Seniors have voted to donate a portion of their class gift to a scholarship that helps pay for textbook costs and a plaque, both in honor of Old Man Schenley, a campus mainstay who died last year.
The Senior Class Gift Committee announced last Thursday that the legacy gift of the Class of 2009 will honor the late Eddie Bieber, affectionately called “Old Man Schenley” by many in the GW community. Bieber remained a resident in the Schenley Hall decades after the University purchased the building and made it a residence hall.
“I think most people will be really happy about it,” said senior David Anderson, the class gift coordinator. “It’s something the class can rally around.”
The legacy gift will not come directly from student donations – which will be applied toward personalized gifts of the students’ choice. Instead, the scholarship and plaque will be funded by alumni Alan Lafer and Laurie Lowe, who will match the sum of all student donations this year, Anderson said.
The bulk of the matched funds will go to the textbook scholarship, which will be available to students already on financial aid, Anderson said. They have not finalized how this money will be doled out.
Members of the Class of 2009 provided suggestions for the class gift, which were then reviewed by Anderson and a committee of 30 seniors, who independently shortened the list to 10. The committee then decided on five final options in consultation with Zach Briton, the assistant director for student and young alumni giving, and Adrienne Rulnick, associate vice president for Development and Alumni Relations.
Seniors voted on this list during a four-day period beginning on Oct. 14. Other options included support for renovations at the Gelman Library, a fund for unpaid internships, money for campus green initiatives and support for ongoing renovations at the Smith Center. The Old Man Schenley gift received 32 percent of the vote, Anderson said.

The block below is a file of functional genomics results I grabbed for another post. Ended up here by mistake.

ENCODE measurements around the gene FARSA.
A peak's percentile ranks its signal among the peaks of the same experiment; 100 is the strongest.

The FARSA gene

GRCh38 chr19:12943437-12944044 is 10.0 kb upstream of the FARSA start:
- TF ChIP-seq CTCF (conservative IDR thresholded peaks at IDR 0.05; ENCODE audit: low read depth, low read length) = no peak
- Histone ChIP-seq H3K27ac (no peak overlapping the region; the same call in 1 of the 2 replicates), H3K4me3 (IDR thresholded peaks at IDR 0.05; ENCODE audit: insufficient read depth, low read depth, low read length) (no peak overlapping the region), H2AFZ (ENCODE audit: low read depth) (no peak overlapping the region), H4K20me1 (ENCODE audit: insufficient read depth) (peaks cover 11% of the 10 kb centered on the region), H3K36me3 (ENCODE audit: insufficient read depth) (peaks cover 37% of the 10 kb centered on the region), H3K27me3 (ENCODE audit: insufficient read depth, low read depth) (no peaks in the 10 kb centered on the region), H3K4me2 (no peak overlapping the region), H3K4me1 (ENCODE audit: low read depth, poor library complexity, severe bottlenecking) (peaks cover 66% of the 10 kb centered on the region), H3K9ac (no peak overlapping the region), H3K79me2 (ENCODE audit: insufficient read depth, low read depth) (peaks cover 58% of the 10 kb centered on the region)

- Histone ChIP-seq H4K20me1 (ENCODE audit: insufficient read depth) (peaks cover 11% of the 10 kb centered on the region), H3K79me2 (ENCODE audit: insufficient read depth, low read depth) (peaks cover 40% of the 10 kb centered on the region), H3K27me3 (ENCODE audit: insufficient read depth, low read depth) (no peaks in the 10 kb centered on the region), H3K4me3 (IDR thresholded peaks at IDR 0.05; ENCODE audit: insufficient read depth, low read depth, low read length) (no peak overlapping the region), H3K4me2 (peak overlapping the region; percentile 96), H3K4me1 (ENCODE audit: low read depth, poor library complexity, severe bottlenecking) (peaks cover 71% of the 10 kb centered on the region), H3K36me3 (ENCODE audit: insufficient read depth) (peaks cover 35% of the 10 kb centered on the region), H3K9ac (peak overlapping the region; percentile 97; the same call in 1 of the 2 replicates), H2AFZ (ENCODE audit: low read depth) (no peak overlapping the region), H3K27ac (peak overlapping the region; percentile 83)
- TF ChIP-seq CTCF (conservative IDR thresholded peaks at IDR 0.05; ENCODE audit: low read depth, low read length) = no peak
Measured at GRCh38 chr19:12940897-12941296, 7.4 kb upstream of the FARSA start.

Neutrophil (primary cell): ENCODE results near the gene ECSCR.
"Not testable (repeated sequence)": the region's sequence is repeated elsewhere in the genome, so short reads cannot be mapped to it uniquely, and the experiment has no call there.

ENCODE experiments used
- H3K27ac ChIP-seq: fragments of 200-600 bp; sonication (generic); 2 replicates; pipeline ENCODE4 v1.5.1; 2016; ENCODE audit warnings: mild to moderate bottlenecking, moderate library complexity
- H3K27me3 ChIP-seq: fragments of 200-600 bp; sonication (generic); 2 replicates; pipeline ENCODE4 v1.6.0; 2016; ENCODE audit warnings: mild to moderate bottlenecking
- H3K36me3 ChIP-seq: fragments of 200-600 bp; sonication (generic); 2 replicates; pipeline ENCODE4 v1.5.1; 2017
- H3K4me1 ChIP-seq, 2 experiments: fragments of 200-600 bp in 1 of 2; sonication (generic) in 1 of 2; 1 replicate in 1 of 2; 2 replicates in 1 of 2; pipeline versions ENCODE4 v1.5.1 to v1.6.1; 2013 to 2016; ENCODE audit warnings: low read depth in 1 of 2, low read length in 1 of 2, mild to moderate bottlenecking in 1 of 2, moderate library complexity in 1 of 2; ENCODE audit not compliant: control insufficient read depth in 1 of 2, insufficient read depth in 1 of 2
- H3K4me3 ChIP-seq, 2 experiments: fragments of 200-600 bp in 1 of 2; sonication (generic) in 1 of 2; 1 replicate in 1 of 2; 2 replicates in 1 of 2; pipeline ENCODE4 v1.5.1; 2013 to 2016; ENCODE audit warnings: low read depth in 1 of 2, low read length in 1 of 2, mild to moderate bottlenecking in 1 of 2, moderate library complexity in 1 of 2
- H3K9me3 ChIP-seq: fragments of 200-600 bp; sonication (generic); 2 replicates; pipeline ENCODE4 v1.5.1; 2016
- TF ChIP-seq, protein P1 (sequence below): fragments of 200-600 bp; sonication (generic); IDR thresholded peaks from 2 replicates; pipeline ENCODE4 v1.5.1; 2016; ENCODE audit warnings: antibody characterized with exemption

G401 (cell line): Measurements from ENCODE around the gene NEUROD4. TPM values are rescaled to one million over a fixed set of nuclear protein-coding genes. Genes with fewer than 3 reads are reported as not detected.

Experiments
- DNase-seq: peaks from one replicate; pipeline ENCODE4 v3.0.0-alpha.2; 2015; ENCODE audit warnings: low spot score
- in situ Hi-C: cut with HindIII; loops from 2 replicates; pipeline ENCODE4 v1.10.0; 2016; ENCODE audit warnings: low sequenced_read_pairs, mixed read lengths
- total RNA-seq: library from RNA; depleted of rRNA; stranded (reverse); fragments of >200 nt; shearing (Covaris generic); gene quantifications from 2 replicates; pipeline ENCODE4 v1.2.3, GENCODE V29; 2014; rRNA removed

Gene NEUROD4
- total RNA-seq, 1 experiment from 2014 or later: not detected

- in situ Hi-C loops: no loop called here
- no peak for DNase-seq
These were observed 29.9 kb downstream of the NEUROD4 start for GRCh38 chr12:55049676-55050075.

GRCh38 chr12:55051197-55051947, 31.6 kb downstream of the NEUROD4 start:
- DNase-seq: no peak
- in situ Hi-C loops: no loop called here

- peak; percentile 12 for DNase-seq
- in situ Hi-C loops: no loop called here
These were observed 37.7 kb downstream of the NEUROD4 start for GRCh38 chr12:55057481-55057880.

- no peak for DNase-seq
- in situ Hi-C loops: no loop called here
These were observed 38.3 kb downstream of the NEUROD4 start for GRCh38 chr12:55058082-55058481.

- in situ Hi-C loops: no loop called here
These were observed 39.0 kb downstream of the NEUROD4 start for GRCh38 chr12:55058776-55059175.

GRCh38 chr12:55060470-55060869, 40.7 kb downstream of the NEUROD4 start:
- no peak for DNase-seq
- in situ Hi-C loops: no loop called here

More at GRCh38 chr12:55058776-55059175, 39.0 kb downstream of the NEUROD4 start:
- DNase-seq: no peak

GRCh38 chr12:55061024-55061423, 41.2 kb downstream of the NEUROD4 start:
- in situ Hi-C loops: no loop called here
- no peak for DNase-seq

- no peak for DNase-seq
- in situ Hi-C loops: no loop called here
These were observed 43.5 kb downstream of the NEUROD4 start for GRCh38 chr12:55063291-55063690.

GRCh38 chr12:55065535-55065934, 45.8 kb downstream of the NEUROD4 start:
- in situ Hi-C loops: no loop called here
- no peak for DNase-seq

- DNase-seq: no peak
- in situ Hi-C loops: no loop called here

“It pretty much dominated,” he said, adding that about 30 percent of seniors participated in the poll.
Bieber moved into Schenley in 1942 and called it home well into his 90s. He could often be found sitting on a bench outside the hall talking to students, telling compelling stories like how he represented the United States in the 1936 Olympics as a cyclist. In the summer of 2007, Bieber died and the University converted his apartment to student housing.
Caitlin Neal-Jones, a senior, said she voted for the gift honoring Old Man Schenley.
“I talked to him once,” she said. “He was great. He totally deserves it.”
Senior Devon Rose said she was surprised at the selection and would have preferred the gift go toward campus green initiatives.
Anderson said that those who are unhappy with the selection can still personally designate where their money will go since only the matching funds from Lafer and Lowe will go toward the Old Man Schenley gift.
Although the committee has raised only $4,590, Anderson emphasized that total participation was a larger focus for the committee, which hopes to get one-third of seniors to participate. Statistics from this stage in previous years were not available.
Anderson said contribution efforts had just begun and would intensify as the academic year continues.
He said, “We really do focus more of our efforts in the spring.”